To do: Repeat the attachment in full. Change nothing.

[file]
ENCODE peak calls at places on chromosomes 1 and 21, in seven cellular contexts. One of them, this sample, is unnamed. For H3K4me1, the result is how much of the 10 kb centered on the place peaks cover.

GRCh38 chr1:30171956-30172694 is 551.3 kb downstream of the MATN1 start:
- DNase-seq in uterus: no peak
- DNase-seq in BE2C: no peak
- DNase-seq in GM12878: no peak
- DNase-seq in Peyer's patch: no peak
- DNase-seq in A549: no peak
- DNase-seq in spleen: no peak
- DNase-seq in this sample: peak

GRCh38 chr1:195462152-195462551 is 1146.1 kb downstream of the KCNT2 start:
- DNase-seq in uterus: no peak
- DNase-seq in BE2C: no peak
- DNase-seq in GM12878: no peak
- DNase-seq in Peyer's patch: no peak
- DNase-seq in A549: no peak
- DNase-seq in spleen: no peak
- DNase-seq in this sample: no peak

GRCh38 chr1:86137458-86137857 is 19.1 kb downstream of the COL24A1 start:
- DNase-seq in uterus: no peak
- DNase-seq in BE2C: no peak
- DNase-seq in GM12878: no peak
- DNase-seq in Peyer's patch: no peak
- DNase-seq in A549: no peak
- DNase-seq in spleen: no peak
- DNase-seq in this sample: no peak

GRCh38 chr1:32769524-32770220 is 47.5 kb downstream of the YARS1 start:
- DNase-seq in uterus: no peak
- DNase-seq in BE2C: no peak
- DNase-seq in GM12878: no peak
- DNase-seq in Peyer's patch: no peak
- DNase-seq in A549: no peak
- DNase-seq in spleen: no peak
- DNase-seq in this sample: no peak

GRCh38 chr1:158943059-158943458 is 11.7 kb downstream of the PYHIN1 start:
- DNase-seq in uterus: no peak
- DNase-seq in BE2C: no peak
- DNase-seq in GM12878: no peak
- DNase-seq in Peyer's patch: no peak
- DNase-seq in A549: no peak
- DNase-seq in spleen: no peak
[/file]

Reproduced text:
ENCODE peak calls at places on chromosomes 1 and 21, in seven cellular contexts. One of them, this sample, is unnamed. For H3K4me1, the result is how much of the 10 kb centered on the place peaks cover.

GRCh38 chr1:30171956-30172694 is 551.3 kb downstream of the MATN1 start:
- DNase-seq in uterus: no peak
- DNase-seq in BE2C: no peak
- DNase-seq in GM12878: no peak
- DNase-seq in Peyer's patch: no peak
- DNase-seq in A549: no peak
- DNase-seq in spleen: no peak
- DNase-seq in this sample: peak

GRCh38 chr1:195462152-195462551 is 1146.1 kb downstream of the KCNT2 start:
- DNase-seq in uterus: no peak
- DNase-seq in BE2C: no peak
- DNase-seq in GM12878: no peak
- DNase-seq in Peyer's patch: no peak
- DNase-seq in A549: no peak
- DNase-seq in spleen: no peak
- DNase-seq in this sample: no peak

GRCh38 chr1:86137458-86137857 is 19.1 kb downstream of the COL24A1 start:
- DNase-seq in uterus: no peak
- DNase-seq in BE2C: no peak
- DNase-seq in GM12878: no peak
- DNase-seq in Peyer's patch: no peak
- DNase-seq in A549: no peak
- DNase-seq in spleen: no peak
- DNase-seq in this sample: no peak

GRCh38 chr1:32769524-32770220 is 47.5 kb downstream of the YARS1 start:
- DNase-seq in uterus: no peak
- DNase-seq in BE2C: no peak
- DNase-seq in GM12878: no peak
- DNase-seq in Peyer's patch: no peak
- DNase-seq in A549: no peak
- DNase-seq in spleen: no peak
- DNase-seq in this sample: no peak

GRCh38 chr1:158943059-158943458 is 11.7 kb downstream of the PYHIN1 start:
- DNase-seq in uterus: no peak
- DNase-seq in BE2C: no peak
- DNase-seq in GM12878: no peak
- DNase-seq in Peyer's patch: no peak
- DNase-seq in A549: no peak
- DNase-seq in spleen: no peak